Beverly Hills, CA – Fox’s annual Summer TCA party at Soho House in West Hollywood is always a glittery mob scene, created to be an event with serious security, excellent food and inspired deejays. Within half an hour, the restaurant offering striking panoramic views of Los Angeles was as jammed as a subway at rush hour. As always, though, a packed Soho House offered a far better experience, as throngs of publicists, executives, journalists and actors balanced inventive cocktails and busily chatted with one another about the network’s new and returning shows.
In this mass of people, one familiar dome towered over everyone else’s. At 6' 5" and sporting a red mohawk Sinbad looked slightly different than he does on Rel, a new Fox sitcom set to premiere on Sept. 9. As the father of Lil Rel Howery, Sinbad has a shaved head and a sharp tongue. On this night the Michigan native clearly relished being back in the spotlight and couldn’t help but make jokes as he tried to maneuver tight spaces to settle in for a long chat.
It proved to be a happy reunion of sorts. After all, we had spent New Year’s Eve 2000 together … in a sense.
Full disclosure: Sinbad opened for Marc Anthony at Madison Square Garden that night and I was in the cheap seats. But he lit up at the mention of that famous concert and how Anthony ignited his hometown crowd.
The first topic Sinbad wanted to discuss was that it has been 25 years since The Sinbad Show debuted -- also on Fox. “When I was on TV, they told me not to go in the writers’ room,” he recalled. “They told me, ‘We know what you want.’”
He made clear that back then the network did not know what he wanted. The proof that no one was listening to him? Salma Hayek made only three appearances on his show. He still marvels at how quickly she caught on “to a different vernacular.” When the show let her go, Sinbad recalled that he told everyone to watch this beautiful, funny actress because she was going places.
Though still smarting over the short-lived show, Sinbad continued to work. The son of a preacher, he credits his father’s kindness for instilling great lessons in him. His dad was “never judgmental,” he recalled. “He welcomed everyone -- doctors, lawyers, hustlers” -- and raised his six children to do the same.
“The difference between me and Robin Williams is that my dad loved me,” Sinbad said, referring to articles he has read about the late comic. “That makes a difference in your life. He made my life safe.”
Growing up in Benton Harbor, Michigan as David Adkins, Sinbad was a basketball-crazed kid. He was good enough to play for the University of Denver, and like so many hoopsters destroyed his knees. He recently reinjured his replaced knees and still loves basketball even if water walking is more his speed now.
After college, Sinbad enlisted in the Air Force and did comedy gigs while in the military. He continues to tour about 48 weeks a year, though he was considering taking a hiatus while on Rel. Stand-up comedians who flourished on television remain his touchstones for success, and it was from some of the top in the field that he learned so much.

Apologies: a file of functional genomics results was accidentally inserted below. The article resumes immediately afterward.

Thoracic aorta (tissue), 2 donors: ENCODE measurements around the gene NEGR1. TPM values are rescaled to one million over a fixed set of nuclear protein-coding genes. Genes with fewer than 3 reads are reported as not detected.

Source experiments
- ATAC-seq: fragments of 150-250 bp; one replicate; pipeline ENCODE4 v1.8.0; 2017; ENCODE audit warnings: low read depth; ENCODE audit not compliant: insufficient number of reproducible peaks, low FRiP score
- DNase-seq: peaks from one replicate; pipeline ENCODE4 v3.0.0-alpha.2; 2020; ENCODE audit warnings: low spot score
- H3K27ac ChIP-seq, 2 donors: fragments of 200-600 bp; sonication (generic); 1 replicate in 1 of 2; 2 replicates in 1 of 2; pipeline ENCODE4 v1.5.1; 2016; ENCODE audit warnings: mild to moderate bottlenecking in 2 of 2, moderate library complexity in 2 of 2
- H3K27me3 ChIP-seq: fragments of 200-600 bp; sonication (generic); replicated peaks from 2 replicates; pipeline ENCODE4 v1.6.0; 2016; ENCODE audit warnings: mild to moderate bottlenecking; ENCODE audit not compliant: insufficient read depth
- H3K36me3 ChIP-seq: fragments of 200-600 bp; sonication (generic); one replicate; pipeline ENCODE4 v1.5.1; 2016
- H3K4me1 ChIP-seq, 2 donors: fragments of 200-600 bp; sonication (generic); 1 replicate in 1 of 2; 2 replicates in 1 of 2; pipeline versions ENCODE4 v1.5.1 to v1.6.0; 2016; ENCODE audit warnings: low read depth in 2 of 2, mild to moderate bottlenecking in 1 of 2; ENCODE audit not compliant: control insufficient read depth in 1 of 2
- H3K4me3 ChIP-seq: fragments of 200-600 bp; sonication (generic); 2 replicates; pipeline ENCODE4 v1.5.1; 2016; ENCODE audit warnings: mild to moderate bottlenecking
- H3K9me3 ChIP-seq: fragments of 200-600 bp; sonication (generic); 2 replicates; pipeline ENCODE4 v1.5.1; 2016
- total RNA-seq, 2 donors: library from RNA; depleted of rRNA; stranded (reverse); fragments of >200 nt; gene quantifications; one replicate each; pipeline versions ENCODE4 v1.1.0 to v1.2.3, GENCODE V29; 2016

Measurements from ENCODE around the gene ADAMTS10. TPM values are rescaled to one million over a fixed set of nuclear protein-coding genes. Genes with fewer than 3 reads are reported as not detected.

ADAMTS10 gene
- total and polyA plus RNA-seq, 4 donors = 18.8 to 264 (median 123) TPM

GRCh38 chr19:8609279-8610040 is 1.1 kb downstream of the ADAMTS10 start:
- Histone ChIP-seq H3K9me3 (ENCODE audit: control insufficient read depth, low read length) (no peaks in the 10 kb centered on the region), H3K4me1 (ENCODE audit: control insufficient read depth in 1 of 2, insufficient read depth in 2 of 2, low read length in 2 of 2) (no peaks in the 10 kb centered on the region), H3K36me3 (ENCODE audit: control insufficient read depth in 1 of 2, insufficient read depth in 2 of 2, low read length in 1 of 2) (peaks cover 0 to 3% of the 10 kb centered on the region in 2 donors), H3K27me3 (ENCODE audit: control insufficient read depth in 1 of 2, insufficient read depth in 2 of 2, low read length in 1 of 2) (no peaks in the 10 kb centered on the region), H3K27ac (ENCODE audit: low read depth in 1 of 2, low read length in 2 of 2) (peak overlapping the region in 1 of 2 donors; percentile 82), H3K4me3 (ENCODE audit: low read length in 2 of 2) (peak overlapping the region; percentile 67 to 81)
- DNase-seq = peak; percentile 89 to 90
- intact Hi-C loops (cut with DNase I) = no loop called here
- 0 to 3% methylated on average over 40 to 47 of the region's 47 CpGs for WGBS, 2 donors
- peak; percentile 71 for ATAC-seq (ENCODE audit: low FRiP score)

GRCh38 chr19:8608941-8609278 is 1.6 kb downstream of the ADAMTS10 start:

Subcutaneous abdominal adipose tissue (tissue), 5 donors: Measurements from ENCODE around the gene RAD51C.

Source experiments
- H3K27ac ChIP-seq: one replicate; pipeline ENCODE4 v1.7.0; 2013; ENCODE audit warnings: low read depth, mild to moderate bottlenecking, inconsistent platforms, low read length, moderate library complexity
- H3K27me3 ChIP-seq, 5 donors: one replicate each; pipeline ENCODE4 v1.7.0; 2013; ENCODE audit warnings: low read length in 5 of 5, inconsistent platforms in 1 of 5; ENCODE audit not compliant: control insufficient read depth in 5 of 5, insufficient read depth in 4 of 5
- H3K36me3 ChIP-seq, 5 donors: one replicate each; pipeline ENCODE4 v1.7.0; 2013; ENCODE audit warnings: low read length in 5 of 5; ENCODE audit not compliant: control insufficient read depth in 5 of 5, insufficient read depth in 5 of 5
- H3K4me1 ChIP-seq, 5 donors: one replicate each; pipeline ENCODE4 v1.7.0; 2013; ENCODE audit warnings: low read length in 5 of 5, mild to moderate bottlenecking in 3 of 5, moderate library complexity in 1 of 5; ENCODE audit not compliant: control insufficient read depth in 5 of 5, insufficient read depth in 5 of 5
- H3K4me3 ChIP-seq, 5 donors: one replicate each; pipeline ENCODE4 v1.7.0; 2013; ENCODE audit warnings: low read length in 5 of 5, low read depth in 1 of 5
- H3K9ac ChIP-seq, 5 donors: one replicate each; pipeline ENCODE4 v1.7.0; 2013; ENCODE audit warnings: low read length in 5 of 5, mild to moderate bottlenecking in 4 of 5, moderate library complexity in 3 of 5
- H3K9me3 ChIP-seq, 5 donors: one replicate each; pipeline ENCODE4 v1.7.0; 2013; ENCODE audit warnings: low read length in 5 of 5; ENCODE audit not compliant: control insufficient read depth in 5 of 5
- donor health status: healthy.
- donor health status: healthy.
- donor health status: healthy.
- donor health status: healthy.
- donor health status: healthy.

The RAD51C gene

Sinbad broke into television in 1986 on The Redd Foxx Show and within a couple of years was on The Bill Cosby Show. He then became a series regular on its spinoff, A Different World. Set at a fictional, historically black university the show tackled issues such as racism which weren’t always deeply examined on black comedies 31 years ago.
“It touched on everything,” Sinbad noted. “I think it’s the duty of comedy; to touch on things that nobody wants to talk about because we can slide around, and people will laugh, or they’ll go home, (saying) ‘Wait a minute. What did he just say on stage?’ You can sneak a punch in sometimes through comedy -- not make light of it -- but I’m actually going to make you deal with this, and we are going to talk about it, and now a conversation opens up.”
At 61, Sinbad continues to idolize the comedians who influenced him, including Redd Foxx, Bill Cosby and Jonathan Winters. Today, though, he is the elder the younger actors and comedians look up to him.
Rel is thrilled to have Sinbad playing his father. “It’s unreal,” he said while threading his way through the party. He broke into a huge smile when he saw Sinbad, whom he’s admired since he was a kid.
“He's playing my dad, but at the same time, I’m honored to be kind of honoring him for the hard work he’s done for years, to open up the doors for a lot of us to do stuff like this now,” Rel told me. “That's basically what I’m doing. I’m just paying homage to him, and I'm happy he’s just able to do the show. He’s a legend. I think sometimes people forget to celebrate legends.”
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